In a sign of the People’s Republic of China’s determination to stake out its irredentist territorial claims in the East and South China Seas, as well as its growing confidence and belligerence, a number of Chinese-run state media last week simultaneously boasted that “China for the first time possesses effective underwater nuclear deterrence against the United States via nuclear submarines that can attack U.S. cities on the west and east coasts.

PRC submarinePhoto of a Chinese navy nuclear submarine taking part in a nuclear safety drill at the Qingdao submarine base in Shandong province, taken on Oct. 26, 2010, and released by the People’s Liberation Army Navy (PLAN) the next day.

Miles Yu reports for The Washington Times that on October 28, 2013, China’s state-owned media outlets — China Central TV, the People’s Daily, the Global Times, the PLA Daily, the China Youth Daily and the Guangmin Daily — ran identical, top-headlined reports about the “awesomeness” of the People’s Liberation Army Navy’s (PLAN) strategic submarine force.

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In an article titled “China for the First Time Possesses Effective Underwater Nuclear Deterrence against the United States,” the Global Times chillingly detailed, with photos and graphics, damage projections for Seattle and Los Angeles after being hit by Chinese nuclear warheads and intercontinental ballistic missiles (ICBM), and the deadly radiation that would spread all the way to Chicago:

Because the Midwest states of the U.S. are sparsely populated, in order to increase the lethality, [our] nuclear attacks should mainly target the key cities on the West Coast of the United States, such as Seattle, Los Angeles, San Francisco and San Diego.

The 12 JL-2 nuclear warheads carried by one single Type 094 SSBNcan kill and wound 5 million to 12 million Americans.

If we launch our DF 31A ICBMs over the North Pole, we can easily destroy a whole list of metropolises on the East Coastand the New England region of the U.S., including Annapolis, Philadelphia, New York, Boston, Portland, Baltimore and Norfolk, whose population accounts for about one-eighth of America’s total residents.

Here’s PLAN’s map showing the estimated range of radioactive fallout from a nuclear attack on Seattle (English translations are mine – Dr. C):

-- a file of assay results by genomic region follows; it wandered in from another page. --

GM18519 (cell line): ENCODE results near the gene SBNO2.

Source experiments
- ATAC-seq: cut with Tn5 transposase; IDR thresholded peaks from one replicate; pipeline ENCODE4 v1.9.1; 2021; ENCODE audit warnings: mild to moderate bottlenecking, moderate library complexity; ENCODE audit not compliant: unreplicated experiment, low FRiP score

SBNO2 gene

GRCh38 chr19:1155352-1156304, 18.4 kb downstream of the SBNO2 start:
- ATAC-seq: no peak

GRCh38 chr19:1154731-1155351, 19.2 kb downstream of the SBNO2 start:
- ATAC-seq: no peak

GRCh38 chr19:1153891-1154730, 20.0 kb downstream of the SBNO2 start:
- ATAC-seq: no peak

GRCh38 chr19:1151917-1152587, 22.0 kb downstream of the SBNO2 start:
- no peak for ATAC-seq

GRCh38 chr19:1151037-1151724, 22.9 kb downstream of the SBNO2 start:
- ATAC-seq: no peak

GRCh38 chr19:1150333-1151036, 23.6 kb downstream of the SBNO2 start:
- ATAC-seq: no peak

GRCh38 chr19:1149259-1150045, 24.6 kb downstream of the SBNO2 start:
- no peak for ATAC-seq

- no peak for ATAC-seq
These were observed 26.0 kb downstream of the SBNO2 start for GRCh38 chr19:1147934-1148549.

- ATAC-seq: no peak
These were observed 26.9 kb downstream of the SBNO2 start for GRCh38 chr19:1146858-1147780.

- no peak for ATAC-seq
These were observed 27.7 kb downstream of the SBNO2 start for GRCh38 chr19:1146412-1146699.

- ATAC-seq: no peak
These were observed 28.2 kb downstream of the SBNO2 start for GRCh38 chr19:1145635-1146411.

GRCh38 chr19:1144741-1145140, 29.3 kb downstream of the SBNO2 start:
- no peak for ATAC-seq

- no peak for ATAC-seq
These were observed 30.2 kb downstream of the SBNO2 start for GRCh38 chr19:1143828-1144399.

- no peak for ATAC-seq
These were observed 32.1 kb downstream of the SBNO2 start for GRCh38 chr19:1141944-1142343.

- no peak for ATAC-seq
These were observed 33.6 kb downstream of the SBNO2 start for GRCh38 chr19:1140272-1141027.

PLAN's map of USA

China’s land-based ICBMs include notably the DF-31A, which has a range of 7,000 to 7,500 miles.

The Chinese state media also emphasized that the PLAN’s missile submarines are now on routine strategic patrol, which means China for the first time has acquired the strategic deterrence and second strike capability against the United States: “Our JL-2 SLBMs have become the fourth type of Chinese nuclear missiles that threaten the continental United States, after our DF-31A, DF-5A and DF-5B ICBMs.”

China’s sub fleet is reportedly the world’s second-largest, with about 70 vessels, 10 of which are nuclear-powered, with four or more of those being nuclear ballistic submarines capable of launching missiles.

Heavily influenced by Soviet naval models, China’s nuclear submarine development began with the reverse-engineering of a Soviet Golf-class conventional-powered sub in the 1950s. In the 1980s, China developed its first ballistic missile sub, the Type 092 Xia-class, which has 12 launch tubes for the Julang (Giant Wave)-1 missiles. The JL-1 had a limited range and failed multiple test launches. In 2010, a new class of missile sub, the Type 094 Jin class, entered the service. It is capable of launching 12 to 16 JL-2 missiles with a range of about 8,700 miles, covering much of the continental U.S.with single or multiple, independently targetable re-entry vehicle warheads.

In addition to threatening the United States, the PLAN’s chest-thumping evidently is also meant for domestic consumption. On October 27, 2013, PLAN gave Chinese media unprecedented publicity on its first nuclear submarine fleet, one of its most secretive military programs. China is devoting increasing resources to its naval forces to safeguard its maritime interests and assert its territorial claims.

See also:

~Dr. C

Dr. C is the Editor of Consortium of Defense Analysts.